Police legitimacy and procedural justice among young Brazilian adolescents: A cross-sectional and time-ordered analysis
The legal socialization framework expounds individual attitudes towards authority. The current study tested whether the attitudes of Brazilian adolescents towards social authorities (parents and teachers) explain later attitudes towards legal authority (the police). Data were obtained from three waves of a longitudinal study of Brazilian youth in São Paulo (ages 11-13; 50 per cent female) between 2016 and 2018. The time-ordered data are uniquely capable of testing the legal socialization framework as adolescent social spheres expand beyond the domestic domain. The findings of the structural equation models support the claim that attitudes towards social authorities explain later attitudes towards legal authority. The findings also paint a more complicated and nuanced picture of how spheres of authority are related.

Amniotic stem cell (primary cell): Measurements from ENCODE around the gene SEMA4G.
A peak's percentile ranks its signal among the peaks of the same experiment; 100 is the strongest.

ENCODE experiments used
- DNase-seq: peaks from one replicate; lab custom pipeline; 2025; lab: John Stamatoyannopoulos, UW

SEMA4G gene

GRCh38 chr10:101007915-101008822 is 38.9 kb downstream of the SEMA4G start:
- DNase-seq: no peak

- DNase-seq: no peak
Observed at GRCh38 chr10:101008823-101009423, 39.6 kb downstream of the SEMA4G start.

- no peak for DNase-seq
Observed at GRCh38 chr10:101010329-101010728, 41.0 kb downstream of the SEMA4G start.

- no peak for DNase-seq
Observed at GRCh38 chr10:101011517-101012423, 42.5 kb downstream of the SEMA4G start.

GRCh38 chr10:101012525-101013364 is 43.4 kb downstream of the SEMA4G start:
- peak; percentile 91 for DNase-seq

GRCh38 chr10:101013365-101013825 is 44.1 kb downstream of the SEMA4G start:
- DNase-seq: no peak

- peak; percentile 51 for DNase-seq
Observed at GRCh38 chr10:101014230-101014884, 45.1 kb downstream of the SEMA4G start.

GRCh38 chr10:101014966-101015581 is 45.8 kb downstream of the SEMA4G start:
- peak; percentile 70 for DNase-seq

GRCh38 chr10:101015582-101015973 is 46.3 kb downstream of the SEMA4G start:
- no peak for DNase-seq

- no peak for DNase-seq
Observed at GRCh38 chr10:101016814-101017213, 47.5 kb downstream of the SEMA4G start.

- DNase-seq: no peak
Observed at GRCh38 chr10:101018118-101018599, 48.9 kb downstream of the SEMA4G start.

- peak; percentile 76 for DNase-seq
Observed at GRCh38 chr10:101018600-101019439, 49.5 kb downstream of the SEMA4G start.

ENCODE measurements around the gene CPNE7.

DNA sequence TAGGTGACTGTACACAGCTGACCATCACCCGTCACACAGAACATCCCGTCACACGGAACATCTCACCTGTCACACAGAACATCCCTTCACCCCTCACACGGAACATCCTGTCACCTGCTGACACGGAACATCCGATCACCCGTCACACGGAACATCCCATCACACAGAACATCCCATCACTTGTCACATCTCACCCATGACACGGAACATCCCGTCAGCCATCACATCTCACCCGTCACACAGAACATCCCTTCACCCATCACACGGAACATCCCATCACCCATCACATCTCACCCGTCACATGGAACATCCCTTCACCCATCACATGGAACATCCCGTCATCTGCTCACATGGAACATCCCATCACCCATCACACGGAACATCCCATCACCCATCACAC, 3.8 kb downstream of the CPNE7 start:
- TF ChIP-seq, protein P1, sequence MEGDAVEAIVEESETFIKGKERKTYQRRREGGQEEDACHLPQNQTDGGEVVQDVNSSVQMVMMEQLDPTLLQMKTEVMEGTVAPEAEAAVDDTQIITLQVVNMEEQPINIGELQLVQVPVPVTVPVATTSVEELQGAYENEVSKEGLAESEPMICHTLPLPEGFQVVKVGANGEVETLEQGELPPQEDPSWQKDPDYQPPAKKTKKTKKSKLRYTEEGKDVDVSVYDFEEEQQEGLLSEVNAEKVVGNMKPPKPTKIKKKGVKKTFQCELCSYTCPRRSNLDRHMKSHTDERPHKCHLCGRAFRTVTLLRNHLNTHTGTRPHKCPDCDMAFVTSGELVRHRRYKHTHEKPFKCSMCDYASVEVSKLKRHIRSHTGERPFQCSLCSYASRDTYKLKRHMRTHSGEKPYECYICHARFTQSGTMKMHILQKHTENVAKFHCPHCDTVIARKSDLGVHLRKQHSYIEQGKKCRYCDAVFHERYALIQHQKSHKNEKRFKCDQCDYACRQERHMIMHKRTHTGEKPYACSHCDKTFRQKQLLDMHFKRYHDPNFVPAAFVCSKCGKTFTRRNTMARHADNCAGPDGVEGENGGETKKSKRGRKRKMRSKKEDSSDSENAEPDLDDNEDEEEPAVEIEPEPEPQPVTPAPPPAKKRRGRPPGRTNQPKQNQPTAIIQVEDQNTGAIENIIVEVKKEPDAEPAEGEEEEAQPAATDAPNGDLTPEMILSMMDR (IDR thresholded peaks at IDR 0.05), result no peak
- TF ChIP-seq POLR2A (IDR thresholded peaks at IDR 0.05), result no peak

Sociology and Anthropology
Adolescents, Legal authority, Legal socialization, Longitudinal data, Social authority
Rodrigues, Herbert, and Justin C. Medina. "Police Legitimacy and Procedural Justice Among Young Brazilian Adolescents: A Cross-Sectional and Time-Ordered Analysis." The British Journal of Criminology 61, no. 5 (2021).
British Journal of Criminology